“There continue to be irregularities. Mr. Carlos Mesa is lying, he wants to distract attention from a serious matter."
The corruption allegations against the leader of Bolivia’s right-wing opposition are gaining momentum. His original explanation for a unusual deposit failed to stand up to scrutiny, says the head of Bolivia’s anti-corruption probe.
Carlos Mesa, consistently polling not far behind President Evo Morales, has been accused of receiving illicit payments. An inquiry into parliamentary corruption found that in 2009 Mesa had received a payment of US$30,000 from the former anti-narcotics police chief, Gonzalo Medina. Medina was recently removed from his role and is currently in prison for his links to known drug trafficker Pedro Montenegro.
Mesa admitted to receiving the payment, but claimed that it was for the sale of an apartment. Susana Rivero, deputy for the Movement Towards Socialism, and head of the anti-corruption probe, says that evidence she has unearthed contradicts his story.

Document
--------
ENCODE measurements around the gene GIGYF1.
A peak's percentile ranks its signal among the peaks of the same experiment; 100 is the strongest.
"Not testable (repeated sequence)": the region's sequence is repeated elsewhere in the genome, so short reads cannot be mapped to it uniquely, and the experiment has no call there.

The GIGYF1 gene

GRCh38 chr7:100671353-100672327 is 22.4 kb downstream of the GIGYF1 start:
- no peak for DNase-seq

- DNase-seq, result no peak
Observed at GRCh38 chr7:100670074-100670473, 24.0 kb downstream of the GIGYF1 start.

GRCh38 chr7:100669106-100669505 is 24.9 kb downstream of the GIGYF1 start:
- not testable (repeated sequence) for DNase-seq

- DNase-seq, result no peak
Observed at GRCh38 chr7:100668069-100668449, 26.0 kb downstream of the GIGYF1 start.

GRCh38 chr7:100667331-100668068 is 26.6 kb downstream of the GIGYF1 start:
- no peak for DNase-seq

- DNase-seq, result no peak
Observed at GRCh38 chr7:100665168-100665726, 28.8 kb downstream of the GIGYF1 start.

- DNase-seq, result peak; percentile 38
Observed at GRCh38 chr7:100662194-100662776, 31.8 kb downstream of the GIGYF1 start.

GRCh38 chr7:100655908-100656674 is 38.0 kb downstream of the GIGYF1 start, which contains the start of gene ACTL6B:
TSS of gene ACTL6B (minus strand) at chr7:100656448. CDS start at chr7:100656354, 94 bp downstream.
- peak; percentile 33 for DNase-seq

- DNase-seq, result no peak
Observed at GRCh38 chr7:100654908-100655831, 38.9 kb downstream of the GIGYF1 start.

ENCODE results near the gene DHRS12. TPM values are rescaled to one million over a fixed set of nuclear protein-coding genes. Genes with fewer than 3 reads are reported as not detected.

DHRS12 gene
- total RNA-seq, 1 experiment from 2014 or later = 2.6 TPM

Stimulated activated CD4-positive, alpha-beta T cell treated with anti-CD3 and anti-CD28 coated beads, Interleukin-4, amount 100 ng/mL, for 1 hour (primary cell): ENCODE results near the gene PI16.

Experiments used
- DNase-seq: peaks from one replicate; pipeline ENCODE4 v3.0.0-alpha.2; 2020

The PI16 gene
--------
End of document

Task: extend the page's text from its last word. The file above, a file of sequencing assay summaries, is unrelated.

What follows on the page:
According to her, Mesa sold an apartment, but in 2010, and for US$19,000, whereas the deposit he received was for $30,000 a year earlier.
“There continue to be irregularities. Mr. Carlos Mesa is lying, he wants to distract attention from a serious matter. The country needs to know why he received $30,000 from Mr. Medina, because the sale he made to his father was a year later and for $19,000. At the moment there are two different stories.”
Carlos Mesa is currently polling second for Bolivia’s presidential elections this October. He is also a former president and vice-president during the neoliberal period when his administration privatized the country’s natural gas resources, which were later re-nationalized under leftist President Evo Morales in 2006.